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Valuing Florida's Water Resources: Ecosystem Services Approach1

Tatiana Borisova, Tara Wade, Xiang Bi, Kurt Oehlbeck, and Kelly Grogan 2


The goal of this publication is to provide water-resource professionals and interested citizens information about a framework that can be used to describe the value of various goods and services provided by water resources. This article focuses on two questions: (1) How can the value of water resources be estimated in dollar terms? and (2) why might it be essential to have such a dollar value estimate to make policy decisions? This article introduces a series of EDIS publications describing specific economic studies focusing on Florida's water resources.

Warren Buffet, an investing legend and philanthropist, once said that "price is what you pay, value is what you get." In keeping with this philosophy, to estimate the value of water resources, one needs to think about what we get from water resources. Sightseeing for the day, camping for a week in a state park, or tubing or kayaking down a river are all examples of how we benefit from water resources. However, water resources provide us with much more than that. As discussed below, all goods and services that people get from nature (referred to as "ecosystem services") are grouped into four categories, and these services can then be evaluated economically based on their use by people using a variety of methods. This article also provides examples of decisions that may need such economic value estimates.

Figure 1. A spring located by Rum Island on the Santa Fe River.
Figure 1.  A spring located by Rum Island on the Santa Fe River.
Credit: UF/IFAS

Figure 2. A kayaker on the Ichetuknee River, which is fed by Ichetucknee Springs.
Figure 2.  A kayaker on the Ichetuknee River, which is fed by Ichetucknee Springs.
Credit: UF/IFAS

Ecosystem Services Provided by Water Resources

The benefits we derive from nature depend on processes in ecosystems, or communities of living things—plants, insects, fungi, birds, mammals, and other organisms—that live together, cooperate, and rely on one another and the environment for their survival. An example of an ecosystem is a coral reef (Figure 3) that includes various species of corals (Florida Keys National Marine Sanctuary protects more than 50 species of coral) and a variety of organisms living on the reef, such as various fish that can hide and find food on the reef. Along with coral reefs, other types of ecosystems related to water resources can be found in rivers, lakes, groundwater, wetlands and marshes, coastal waters, and oceans.

Figure 3. Coral reef off the Florida Keys.
Figure 3.  Coral reef off the Florida Keys.
Credit: National Ocean Service

Nature provides us with a variety of goods, services, and experiences that we value and on which we depend. Food on our tables, clean water, enjoyable pass times at a lakeside, or the excitement and the sense of discovery from observing a rare bird or animal are just a few examples of the ways people interact with nature and benefit from it. The term "ecosystem services" (sometimes also referred to as "environmental services") is used to describe all the goods, services, and benefits that we derive from nature. All ecosystem services have been grouped into the following four categories (MEA 2005), as explained by Figure 4:

  • Provisioning services: materials and energy from ecosystems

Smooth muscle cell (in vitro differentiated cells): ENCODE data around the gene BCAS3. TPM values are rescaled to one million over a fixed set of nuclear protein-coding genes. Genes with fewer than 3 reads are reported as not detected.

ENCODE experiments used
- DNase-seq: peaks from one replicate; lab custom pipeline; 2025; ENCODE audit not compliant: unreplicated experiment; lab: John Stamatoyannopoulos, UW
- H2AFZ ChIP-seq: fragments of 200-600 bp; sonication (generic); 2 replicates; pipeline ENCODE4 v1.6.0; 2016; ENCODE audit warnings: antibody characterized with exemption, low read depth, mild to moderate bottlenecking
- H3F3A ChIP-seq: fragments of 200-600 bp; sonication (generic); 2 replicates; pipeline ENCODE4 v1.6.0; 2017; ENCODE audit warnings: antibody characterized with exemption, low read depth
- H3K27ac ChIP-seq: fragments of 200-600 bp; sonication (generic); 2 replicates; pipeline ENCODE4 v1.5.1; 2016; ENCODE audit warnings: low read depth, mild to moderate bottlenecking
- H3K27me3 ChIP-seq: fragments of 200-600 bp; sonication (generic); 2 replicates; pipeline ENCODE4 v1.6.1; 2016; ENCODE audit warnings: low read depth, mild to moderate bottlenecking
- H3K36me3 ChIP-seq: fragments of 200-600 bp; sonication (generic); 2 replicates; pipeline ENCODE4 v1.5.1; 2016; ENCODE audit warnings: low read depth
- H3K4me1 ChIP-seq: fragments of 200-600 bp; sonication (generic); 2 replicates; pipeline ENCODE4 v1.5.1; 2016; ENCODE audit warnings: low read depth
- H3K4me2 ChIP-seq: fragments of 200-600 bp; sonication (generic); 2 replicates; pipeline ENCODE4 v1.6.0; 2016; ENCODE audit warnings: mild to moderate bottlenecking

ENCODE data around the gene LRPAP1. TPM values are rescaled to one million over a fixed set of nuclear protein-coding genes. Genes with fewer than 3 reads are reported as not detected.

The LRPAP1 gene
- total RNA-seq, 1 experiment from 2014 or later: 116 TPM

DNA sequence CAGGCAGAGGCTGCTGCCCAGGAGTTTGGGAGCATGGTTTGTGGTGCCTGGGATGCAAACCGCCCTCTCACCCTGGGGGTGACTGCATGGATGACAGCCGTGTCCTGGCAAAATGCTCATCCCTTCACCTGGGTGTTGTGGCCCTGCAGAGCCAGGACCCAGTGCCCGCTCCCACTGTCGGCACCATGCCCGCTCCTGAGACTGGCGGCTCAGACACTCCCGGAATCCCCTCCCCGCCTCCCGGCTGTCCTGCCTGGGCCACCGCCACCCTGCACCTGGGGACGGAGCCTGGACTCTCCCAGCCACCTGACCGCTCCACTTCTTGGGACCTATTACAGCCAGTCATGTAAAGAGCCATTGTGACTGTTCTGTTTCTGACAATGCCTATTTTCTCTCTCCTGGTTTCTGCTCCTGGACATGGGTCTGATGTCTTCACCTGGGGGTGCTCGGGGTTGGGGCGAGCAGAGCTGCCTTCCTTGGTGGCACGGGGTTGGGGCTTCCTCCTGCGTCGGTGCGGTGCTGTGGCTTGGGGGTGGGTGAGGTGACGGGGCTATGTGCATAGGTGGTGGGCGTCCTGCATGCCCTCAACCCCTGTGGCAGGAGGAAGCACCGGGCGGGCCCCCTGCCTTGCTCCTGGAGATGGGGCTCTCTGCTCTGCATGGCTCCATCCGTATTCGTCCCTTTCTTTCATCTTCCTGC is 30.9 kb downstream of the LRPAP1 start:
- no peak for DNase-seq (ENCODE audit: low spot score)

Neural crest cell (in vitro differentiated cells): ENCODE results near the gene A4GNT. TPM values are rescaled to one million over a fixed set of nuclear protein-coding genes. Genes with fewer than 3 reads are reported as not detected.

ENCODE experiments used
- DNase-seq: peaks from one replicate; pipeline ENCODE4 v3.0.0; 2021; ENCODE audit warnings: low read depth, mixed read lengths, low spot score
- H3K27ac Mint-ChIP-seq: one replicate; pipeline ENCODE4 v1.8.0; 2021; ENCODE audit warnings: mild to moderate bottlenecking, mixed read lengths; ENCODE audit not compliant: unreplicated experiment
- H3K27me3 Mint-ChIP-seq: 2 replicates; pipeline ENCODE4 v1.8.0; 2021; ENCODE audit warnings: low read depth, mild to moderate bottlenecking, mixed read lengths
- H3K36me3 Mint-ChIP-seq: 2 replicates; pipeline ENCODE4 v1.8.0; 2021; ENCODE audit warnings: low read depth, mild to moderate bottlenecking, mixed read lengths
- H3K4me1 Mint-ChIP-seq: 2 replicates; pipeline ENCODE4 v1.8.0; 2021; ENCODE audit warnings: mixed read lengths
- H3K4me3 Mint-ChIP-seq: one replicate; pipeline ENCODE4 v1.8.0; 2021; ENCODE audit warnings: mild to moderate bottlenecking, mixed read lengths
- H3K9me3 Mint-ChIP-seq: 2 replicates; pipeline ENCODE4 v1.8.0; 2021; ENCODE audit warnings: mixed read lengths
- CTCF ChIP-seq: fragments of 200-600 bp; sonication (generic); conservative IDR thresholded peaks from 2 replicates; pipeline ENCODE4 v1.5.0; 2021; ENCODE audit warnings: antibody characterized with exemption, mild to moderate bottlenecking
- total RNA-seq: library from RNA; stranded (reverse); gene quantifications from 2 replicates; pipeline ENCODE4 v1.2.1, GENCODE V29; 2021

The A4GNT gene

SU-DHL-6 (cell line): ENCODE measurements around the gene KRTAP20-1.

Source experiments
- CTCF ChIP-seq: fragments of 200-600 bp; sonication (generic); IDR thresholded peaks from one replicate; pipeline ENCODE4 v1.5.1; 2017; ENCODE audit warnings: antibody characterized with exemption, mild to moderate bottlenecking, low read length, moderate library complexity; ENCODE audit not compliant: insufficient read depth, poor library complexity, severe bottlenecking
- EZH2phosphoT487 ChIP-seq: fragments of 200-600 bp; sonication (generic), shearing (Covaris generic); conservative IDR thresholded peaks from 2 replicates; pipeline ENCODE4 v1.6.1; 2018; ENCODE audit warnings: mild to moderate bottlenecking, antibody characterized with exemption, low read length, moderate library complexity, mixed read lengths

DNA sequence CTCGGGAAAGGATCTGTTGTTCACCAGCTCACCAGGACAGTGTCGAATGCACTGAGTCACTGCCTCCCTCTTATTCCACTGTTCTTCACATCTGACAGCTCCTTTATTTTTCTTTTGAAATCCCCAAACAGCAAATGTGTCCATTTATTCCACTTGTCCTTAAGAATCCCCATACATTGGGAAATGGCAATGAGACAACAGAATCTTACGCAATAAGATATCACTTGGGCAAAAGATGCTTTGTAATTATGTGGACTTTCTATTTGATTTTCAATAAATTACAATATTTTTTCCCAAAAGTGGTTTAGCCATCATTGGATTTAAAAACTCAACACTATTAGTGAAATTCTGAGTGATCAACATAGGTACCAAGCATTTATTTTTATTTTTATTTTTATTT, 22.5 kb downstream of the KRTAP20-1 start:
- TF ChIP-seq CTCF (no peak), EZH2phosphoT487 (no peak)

• Regulating services: the services that ecosystems provide by acting as regulators

  • Cultural services: the services that shape the culture, such as recreation, tourism, education, and spiritual and aesthetic appreciation

  • Supporting services: the processes in ecosystems that may not directly benefit people but are necessary for sustaining all other ecosystem services

Figure 4. Categories of ecosystem services.
Figure 4.  Categories of ecosystem services.
Credit: SDNPA

For water resources specifically, the four types of ecosystem services include the following:

  • Provisioning services: aquatic ecosystems provide goods and services, such as:

    • Fish (through fisheries and aquaculture)

    • Water for drinking and non-drinking purposes (e.g., water for cooling processes in power plants)

    • other materials humans use (e.g., for medicine or energy production)

  • Regulating services: aquatic ecosystems regulate

    • Water quality (through water purification)

    • The size of the populations of plants, animals, and other living things (including pests and diseases)

    • Soil formation, composition, and erosion

    • Air quality and climate (through such processes as carbon sequestration)

    • Floods (e.g., mangroves protecting coastal areas from high waves during hurricanes)

  • Cultural services: aquatic ecosystems provide cultural services, such as:

    • Recreation (e.g., swimming, canoeing, or motor-boating)

    • Intellectual and aesthetic appreciation (e.g., educational programs around water resources, or incredible photography)

    • Spiritual and symbolic appreciation (e.g., water used for baptisms or water being perceived as sacred in Native American culture).

  • Supporting services: there is a variety of other processes in aquatic ecosystems that may not directly benefit people but are necessary for sustaining all other ecosystem services (such as nutrient cycling) (Grizzetti et al. 2016).

The Importance of Estimating the Dollar Value of Water Resources and Ecosystem Services

Human activities can impact water resources and aquatic ecosystems, and, as a result, change the flow of ecosystem services and the benefits we receive from nature. For example, fertilizers used on urban landscapes and agricultural fields can end up in local streams or groundwater, changing the concentrations of nitrogen and phosphorus in water and affecting aquatic ecosystems. Withdrawals of large volumes of groundwater to supply the public with tap water can impact the flow of a nearby spring. Placing a dam to create an artificial lake for recreational purposes can complicate fish migration. Releasing non-native plants or other living organisms into the wild can threaten the native wildlife. An example is Burmese pythons, reptiles that can exceed 20 feet and threaten human safety and wildlife, which were brought to Florida as pets, then escaped to nature and now call south Florida home (FWC 2019). There are many more examples of how human activities affect water resources, change aquatic ecosystems, and thereby alter the flow of ecosystem services provided by them.